I drove down a stretch of a busy highway yesterday and counted 18 businesses in a row who had a "Help Wanted" sign somewhere on their property.
Some had big banners. Some had yard signs. Some just had hand-written posters.
Most of these businesses were restaurants and retail establishments. They probably keep their signs up indefinitely but 18 in a row was the most I've ever seen.
I spent a few years as a restaurant manager so I know how hard it can be to recruit shift workers. It was easy to hire at the beginning of the summer when students needed jobs and right before Christmas when everyone needed money for gifts. But every other time of year was just a trickle of low-quality applicants.
It was hard. Often times I had to cover shifts because we were short on staff. More often than not, I hired people who were not qualified because I was desperate. That never worked out in the long run but it got me through some hard times. Sometimes you just need a body.
When I see 18 businesses in a row fighting for talent it makes me think a lot about employment branding. If I were looking for work, which company would I choose? In a market like this, you have to stand out. You have to be different. But that doesn't mean that you have to spend a bunch of money for a big ad campaign or brand redesign. It could be much more simple than that.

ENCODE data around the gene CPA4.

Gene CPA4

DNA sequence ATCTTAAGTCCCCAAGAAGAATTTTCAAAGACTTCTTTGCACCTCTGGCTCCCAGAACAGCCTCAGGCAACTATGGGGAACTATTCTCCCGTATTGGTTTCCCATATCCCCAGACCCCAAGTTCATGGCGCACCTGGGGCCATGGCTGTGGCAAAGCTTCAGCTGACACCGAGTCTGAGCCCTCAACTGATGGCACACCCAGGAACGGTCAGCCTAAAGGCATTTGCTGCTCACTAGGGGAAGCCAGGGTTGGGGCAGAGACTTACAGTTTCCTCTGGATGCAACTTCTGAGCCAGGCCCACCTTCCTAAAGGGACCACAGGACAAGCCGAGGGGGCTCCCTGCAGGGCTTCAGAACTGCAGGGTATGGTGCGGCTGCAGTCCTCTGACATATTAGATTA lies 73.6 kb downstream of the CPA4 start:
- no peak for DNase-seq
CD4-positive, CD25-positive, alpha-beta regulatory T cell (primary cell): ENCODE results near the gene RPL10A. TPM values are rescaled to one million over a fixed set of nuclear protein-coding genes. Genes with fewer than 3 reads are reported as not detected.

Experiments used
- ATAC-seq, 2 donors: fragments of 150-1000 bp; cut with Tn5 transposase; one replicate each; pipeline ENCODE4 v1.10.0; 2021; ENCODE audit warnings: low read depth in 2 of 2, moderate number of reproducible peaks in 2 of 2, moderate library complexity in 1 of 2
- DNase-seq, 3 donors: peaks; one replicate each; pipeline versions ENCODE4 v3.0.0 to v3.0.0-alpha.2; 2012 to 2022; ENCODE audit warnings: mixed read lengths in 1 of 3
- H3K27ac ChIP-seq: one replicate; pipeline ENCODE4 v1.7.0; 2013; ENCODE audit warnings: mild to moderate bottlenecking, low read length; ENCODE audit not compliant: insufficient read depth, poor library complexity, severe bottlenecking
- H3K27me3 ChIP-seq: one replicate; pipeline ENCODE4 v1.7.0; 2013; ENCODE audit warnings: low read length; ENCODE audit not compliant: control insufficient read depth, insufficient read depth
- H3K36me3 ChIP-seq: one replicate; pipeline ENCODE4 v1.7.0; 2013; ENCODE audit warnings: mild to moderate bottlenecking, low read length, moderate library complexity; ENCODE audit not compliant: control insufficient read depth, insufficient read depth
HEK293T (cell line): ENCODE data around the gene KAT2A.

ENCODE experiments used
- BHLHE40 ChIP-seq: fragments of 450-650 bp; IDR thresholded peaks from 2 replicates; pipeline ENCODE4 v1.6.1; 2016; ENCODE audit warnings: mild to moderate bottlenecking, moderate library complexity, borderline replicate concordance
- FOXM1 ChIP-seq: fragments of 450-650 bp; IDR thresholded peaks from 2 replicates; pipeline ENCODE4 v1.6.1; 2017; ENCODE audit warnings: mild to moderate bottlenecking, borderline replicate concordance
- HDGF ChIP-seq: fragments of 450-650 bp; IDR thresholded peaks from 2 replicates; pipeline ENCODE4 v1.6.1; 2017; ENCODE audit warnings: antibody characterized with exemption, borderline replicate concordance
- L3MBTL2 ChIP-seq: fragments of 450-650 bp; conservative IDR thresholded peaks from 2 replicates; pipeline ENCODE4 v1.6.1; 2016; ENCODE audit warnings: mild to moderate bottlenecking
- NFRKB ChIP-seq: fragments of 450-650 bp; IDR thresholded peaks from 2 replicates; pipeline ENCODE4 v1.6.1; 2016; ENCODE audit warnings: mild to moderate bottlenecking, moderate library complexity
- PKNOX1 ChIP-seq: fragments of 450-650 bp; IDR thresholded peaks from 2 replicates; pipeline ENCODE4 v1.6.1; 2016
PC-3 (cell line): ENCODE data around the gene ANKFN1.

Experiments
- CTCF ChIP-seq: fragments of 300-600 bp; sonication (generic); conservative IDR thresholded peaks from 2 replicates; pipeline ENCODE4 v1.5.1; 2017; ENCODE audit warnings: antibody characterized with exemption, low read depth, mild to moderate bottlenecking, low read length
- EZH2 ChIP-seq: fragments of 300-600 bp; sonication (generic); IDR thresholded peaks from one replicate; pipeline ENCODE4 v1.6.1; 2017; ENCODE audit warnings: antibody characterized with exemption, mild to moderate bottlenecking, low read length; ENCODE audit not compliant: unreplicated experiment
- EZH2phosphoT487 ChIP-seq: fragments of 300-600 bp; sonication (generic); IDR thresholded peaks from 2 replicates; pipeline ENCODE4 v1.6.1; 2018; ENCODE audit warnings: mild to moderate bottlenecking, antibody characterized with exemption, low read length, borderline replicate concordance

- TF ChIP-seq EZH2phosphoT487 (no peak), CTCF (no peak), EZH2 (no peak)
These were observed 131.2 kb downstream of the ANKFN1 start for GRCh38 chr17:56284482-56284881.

At the most basic level, it's not about who has the biggest, flashiest "Now Hiring" sign. It's not about your shift differential or your meal discount program. At the local level, it can often be as simple as cleaning up your storefront.
Is your grass mowed? Is there trash in the parking lot? Are your workers slouched over their phones near the dumpster catching a smoke break?
Inside your establishment, is it well lit? Do the bathrooms smell nice?
Most importantly, do your current employees appear to be enjoying their work? Do they greet you with a smile? Are they clean? Are they competent?
If you're a restaurant or retail establishment and you're having trouble finding good people, you don't have to reinvent the branding wheel but you do need to take a hard look at yourself.
Do a driveby of your storefront as compared to your peers. Do a walk-through of your establishment with a critical eye. Take a look at your existing staff.
If you were starting over and looking for a job again, would you want to work there?